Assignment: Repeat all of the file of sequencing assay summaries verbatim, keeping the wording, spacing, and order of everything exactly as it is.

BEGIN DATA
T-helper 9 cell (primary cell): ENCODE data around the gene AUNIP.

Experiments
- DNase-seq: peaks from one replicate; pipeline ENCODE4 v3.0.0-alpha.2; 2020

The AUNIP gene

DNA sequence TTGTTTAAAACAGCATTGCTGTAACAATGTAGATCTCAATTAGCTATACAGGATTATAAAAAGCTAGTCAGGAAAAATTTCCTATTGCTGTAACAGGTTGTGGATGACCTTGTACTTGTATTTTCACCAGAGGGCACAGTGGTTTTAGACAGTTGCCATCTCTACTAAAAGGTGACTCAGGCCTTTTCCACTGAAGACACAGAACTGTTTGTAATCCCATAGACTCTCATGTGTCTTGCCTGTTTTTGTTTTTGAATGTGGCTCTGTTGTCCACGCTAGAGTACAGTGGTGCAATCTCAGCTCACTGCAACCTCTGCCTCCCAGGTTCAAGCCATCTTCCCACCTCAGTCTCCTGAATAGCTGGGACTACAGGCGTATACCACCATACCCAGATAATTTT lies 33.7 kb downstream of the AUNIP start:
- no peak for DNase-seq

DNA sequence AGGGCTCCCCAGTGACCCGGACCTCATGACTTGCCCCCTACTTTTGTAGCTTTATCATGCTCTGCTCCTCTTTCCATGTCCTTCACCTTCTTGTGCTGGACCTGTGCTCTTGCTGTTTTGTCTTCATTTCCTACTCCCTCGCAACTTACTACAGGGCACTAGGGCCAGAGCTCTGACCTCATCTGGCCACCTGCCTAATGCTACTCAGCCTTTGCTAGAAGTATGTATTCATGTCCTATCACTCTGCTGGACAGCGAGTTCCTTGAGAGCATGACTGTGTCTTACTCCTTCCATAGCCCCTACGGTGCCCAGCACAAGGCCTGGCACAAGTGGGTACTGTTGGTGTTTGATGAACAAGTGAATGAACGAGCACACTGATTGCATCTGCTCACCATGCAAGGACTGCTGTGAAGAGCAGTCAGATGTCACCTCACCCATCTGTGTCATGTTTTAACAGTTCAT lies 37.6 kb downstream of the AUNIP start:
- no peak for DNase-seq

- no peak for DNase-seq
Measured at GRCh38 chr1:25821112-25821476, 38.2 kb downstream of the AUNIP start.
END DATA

T-helper 9 cell (primary cell): ENCODE data around the gene AUNIP.

Experiments
- DNase-seq: peaks from one replicate; pipeline ENCODE4 v3.0.0-alpha.2; 2020

The AUNIP gene

DNA sequence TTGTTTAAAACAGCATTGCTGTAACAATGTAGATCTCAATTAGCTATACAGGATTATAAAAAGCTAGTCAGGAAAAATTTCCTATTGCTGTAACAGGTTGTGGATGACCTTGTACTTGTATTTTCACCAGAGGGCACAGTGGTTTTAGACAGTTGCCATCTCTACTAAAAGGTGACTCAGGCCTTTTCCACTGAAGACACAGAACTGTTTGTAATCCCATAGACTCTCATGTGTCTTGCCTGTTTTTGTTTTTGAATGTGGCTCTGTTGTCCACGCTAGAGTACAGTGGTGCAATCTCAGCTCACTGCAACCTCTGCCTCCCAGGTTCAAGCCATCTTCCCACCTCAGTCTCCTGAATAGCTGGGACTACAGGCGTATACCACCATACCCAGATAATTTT lies 33.7 kb downstream of the AUNIP start:
- no peak for DNase-seq

DNA sequence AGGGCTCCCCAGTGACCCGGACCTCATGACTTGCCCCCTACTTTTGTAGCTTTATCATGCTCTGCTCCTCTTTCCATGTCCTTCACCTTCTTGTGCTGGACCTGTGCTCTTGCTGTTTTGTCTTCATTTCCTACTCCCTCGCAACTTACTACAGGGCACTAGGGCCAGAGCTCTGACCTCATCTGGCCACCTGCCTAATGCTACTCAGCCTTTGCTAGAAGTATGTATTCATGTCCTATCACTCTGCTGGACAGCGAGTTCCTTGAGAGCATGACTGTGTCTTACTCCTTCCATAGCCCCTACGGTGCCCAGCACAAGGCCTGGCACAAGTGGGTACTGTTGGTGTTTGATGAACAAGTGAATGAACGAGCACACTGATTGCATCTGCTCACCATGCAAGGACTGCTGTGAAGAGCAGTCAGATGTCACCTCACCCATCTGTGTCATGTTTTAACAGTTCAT lies 37.6 kb downstream of the AUNIP start:
- no peak for DNase-seq

- no peak for DNase-seq
Measured at GRCh38 chr1:25821112-25821476, 38.2 kb downstream of the AUNIP start.